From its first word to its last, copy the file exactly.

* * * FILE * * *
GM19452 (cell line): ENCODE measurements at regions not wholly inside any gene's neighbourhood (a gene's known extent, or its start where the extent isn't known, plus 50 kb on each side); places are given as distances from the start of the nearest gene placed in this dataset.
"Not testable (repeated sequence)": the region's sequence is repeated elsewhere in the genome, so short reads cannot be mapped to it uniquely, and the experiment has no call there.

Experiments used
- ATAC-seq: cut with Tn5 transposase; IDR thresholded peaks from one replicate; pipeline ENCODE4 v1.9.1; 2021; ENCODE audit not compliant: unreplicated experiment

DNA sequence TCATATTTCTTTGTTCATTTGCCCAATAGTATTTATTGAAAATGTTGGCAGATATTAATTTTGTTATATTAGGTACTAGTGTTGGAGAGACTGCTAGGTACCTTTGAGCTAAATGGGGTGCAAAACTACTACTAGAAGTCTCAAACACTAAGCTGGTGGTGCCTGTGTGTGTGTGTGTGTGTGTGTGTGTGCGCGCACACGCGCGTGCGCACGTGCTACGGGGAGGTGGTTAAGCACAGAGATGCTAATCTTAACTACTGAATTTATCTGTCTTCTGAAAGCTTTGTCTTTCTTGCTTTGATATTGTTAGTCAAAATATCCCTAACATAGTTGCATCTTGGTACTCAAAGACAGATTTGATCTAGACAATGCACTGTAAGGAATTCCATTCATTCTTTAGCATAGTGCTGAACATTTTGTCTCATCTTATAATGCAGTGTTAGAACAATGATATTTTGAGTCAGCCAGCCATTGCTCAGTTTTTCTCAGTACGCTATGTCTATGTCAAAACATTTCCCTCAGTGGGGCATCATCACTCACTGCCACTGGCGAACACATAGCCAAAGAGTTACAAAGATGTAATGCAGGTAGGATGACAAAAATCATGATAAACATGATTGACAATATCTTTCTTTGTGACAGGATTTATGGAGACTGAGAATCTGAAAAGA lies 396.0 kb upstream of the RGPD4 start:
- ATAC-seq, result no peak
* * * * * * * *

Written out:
GM19452 (cell line): ENCODE measurements at regions not wholly inside any gene's neighbourhood (a gene's known extent, or its start where the extent isn't known, plus 50 kb on each side); places are given as distances from the start of the nearest gene placed in this dataset.
"Not testable (repeated sequence)": the region's sequence is repeated elsewhere in the genome, so short reads cannot be mapped to it uniquely, and the experiment has no call there.

Experiments used
- ATAC-seq: cut with Tn5 transposase; IDR thresholded peaks from one replicate; pipeline ENCODE4 v1.9.1; 2021; ENCODE audit not compliant: unreplicated experiment

DNA sequence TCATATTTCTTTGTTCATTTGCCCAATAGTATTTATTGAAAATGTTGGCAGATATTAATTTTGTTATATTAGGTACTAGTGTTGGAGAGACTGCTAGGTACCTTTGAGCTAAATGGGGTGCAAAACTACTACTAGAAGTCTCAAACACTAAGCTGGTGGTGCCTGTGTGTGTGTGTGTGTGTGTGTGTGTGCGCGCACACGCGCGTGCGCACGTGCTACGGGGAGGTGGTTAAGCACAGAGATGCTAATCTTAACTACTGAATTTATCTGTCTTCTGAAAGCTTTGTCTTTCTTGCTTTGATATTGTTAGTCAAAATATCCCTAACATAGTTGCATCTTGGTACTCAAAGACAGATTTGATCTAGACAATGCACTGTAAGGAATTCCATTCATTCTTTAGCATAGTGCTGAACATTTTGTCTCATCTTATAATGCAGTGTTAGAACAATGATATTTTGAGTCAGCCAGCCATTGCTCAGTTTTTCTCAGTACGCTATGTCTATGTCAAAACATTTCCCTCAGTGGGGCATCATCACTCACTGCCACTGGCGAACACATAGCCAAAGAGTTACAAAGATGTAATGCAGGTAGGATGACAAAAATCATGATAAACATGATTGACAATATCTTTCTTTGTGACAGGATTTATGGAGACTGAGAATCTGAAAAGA lies 396.0 kb upstream of the RGPD4 start:
- ATAC-seq, result no peak